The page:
How long do chickens lay eggs?

Discussion in 'Chicken Behaviors and Egglaying' started by INchickens, Nov 17, 2009.

  1. INchickens

    INchickens Out Of The Brooder

    Mar 30, 2008
    How long is a chicken productive as an egg layer? Our 22 chickens are about 1 1/2 years old, and have gradually decreased to just a few eggs a day. Is this normal? Is it time to get new chickens? Thanks
  2. teach1rusl

    teach1rusl Love My Chickens's natural that egg production decreases at this time of year (reduced light exposure). So is the egg reduction a recent thing (last few weeks) or was it happening over the summer too??? Most say egg production will decrease (not a seasonal thing) at the 2-3 year mark. Some chickens will lay for years, but at a much lower rate...
  3. theFox

    theFox Chillin' With My Peeps

    Sep 21, 2009
    Standish, Maine
    Are your hens moulting, if so it also can cause a reduction in eggs. Some even stop for the duration of the moult.
  4. rhoda_bruce

    rhoda_bruce Chillin' With My Peeps

    Aug 19, 2009
    Cut Off, LA
    What breed are we talking about? They will begin to lay less, but I have read that they decrease after 2 years old and start being where you would notice a good deal less by 3 years old. After that, it might be good to let them go broody and replace them with their own offspring. I never kept a hen past 4 years old, but my mom-n-law kept some for 7 years and wouldn't consider killing them, because she said that even though they aren't good layers anymore, she still gets a few eggs a day and she didn't want to start over with new chicks.
    I would keep a good broody for 7, if she looked healthy, but a hen I wanted for egg production, I would replace after 3 or 4 years. I would first raise a few young pullets to where they were about 10 to 15 weeks old and then I would start eating a few soups (thats all you can do with an old hen ). That is unless I have a section I can pasture them on, alone where they can live mainly on grass and bugs, with just small rations of cracked corn here and there. Then maybe I can squeeze blood from a turnip just a bit. I mean, I will agree that it would be disappointed to be cleaning a soup hen and find an egg or 2 and know thats it from her.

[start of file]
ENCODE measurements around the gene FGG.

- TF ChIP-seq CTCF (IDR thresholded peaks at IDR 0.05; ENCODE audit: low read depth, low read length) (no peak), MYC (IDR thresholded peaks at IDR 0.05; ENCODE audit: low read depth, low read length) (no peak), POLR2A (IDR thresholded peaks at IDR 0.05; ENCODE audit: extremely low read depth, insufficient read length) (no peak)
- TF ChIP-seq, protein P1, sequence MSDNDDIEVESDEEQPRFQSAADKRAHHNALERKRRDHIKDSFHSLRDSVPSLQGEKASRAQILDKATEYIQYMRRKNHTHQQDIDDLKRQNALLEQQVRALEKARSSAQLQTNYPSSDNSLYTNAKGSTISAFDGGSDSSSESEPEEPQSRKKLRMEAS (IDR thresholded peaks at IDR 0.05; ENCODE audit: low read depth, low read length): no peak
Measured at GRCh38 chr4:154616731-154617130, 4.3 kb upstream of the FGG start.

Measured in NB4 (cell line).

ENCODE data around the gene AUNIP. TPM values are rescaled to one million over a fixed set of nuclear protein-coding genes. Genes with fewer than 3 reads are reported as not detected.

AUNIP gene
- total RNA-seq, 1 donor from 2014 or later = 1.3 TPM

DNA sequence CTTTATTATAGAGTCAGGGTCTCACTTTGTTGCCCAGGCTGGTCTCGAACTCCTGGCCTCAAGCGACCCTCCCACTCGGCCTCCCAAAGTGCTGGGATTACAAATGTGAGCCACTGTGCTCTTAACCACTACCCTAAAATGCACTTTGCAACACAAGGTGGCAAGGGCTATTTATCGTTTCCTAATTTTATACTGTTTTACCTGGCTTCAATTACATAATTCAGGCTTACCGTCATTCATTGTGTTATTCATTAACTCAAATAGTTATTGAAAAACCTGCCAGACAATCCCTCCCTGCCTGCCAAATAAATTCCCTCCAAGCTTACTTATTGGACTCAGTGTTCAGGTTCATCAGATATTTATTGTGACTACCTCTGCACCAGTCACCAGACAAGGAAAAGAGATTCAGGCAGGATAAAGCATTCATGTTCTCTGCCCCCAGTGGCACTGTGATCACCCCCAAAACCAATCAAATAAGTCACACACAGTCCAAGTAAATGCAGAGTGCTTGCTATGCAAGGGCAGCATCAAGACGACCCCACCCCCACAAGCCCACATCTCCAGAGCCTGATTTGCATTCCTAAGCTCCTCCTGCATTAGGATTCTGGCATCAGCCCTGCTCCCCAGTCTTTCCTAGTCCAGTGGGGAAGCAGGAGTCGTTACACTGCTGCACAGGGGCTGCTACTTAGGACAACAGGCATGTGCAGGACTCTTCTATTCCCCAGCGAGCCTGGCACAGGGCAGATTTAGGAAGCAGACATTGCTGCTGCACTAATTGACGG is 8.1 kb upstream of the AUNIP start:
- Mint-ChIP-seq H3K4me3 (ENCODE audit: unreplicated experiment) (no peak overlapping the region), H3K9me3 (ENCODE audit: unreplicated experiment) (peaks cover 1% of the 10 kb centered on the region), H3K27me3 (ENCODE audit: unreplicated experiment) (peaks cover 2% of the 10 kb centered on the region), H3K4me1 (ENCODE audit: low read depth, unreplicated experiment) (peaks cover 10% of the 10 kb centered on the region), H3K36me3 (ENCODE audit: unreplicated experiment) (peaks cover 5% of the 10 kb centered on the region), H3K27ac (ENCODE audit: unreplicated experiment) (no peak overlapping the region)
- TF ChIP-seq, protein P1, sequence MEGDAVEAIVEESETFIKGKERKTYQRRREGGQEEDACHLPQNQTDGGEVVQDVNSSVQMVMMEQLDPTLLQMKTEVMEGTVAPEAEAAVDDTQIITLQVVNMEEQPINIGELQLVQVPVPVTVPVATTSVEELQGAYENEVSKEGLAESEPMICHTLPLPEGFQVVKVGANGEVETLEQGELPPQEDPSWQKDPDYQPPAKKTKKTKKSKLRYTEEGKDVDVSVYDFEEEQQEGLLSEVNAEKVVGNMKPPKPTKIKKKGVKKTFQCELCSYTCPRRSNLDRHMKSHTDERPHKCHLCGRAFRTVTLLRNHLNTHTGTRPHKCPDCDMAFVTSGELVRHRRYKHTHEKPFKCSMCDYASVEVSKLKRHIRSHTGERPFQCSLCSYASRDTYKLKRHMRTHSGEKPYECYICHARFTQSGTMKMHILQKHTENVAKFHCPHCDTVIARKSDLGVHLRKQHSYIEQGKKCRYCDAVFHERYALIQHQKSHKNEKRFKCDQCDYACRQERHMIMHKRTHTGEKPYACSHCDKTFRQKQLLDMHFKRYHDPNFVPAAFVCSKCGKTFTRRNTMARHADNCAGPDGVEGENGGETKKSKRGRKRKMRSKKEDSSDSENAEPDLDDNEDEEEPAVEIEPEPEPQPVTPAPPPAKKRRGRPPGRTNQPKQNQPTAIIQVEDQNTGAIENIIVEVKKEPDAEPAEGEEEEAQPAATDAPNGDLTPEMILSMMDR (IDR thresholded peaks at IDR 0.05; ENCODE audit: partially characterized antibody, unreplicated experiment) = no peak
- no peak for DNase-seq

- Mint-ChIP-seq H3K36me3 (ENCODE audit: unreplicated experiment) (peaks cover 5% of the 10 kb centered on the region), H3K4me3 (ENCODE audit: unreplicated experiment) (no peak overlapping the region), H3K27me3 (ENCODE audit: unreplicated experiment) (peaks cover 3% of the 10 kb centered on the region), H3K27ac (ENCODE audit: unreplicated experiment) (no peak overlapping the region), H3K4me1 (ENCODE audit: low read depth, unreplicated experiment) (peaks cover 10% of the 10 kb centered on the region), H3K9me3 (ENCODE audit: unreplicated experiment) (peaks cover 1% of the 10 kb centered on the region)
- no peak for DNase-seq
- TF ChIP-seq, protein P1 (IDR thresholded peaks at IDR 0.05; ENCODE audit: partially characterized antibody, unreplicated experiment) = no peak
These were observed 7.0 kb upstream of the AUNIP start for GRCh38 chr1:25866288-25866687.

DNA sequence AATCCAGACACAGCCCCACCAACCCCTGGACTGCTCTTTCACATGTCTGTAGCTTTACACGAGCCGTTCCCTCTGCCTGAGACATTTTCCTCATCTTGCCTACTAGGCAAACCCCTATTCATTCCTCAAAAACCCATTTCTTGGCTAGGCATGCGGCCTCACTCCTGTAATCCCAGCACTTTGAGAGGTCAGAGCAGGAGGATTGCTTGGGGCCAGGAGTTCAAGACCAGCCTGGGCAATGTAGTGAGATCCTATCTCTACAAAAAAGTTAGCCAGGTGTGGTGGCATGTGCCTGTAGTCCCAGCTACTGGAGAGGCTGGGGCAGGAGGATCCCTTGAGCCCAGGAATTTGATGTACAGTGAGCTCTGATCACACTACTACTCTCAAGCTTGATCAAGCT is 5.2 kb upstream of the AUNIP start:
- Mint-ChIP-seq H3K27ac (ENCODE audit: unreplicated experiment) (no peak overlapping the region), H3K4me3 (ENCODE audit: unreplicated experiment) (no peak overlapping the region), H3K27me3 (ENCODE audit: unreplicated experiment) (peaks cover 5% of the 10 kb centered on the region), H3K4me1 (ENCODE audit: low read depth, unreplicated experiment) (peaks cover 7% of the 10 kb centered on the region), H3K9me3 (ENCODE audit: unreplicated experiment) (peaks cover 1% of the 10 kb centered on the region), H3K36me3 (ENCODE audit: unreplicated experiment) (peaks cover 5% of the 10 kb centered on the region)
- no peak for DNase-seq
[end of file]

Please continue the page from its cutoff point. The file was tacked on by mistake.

My mom was always trying to convince me to replace my flock every year, but really they are supposed to peak between 1.5 and 2 years old.
  5. Mahonri

    Mahonri Urban Desert Chicken Enthusiast Premium Member

    May 14, 2008
    North Phoenix
    My Coop
    I rescued an EE two weeks ago tonight that looked to be extremely old. I gave her lots of good protein, lathered her legs with vaseline to be certain she didn't have leg mites.... dusted her. On Sunday I got a green egg, on Monday I got a green egg and today I got a green egg! 3 days in a row... and they are beautiful.... now if the feathers will just grow back around vent and under her wings. She looks healthy enough that I put her in the coop.
    Last edited: Nov 17, 2009

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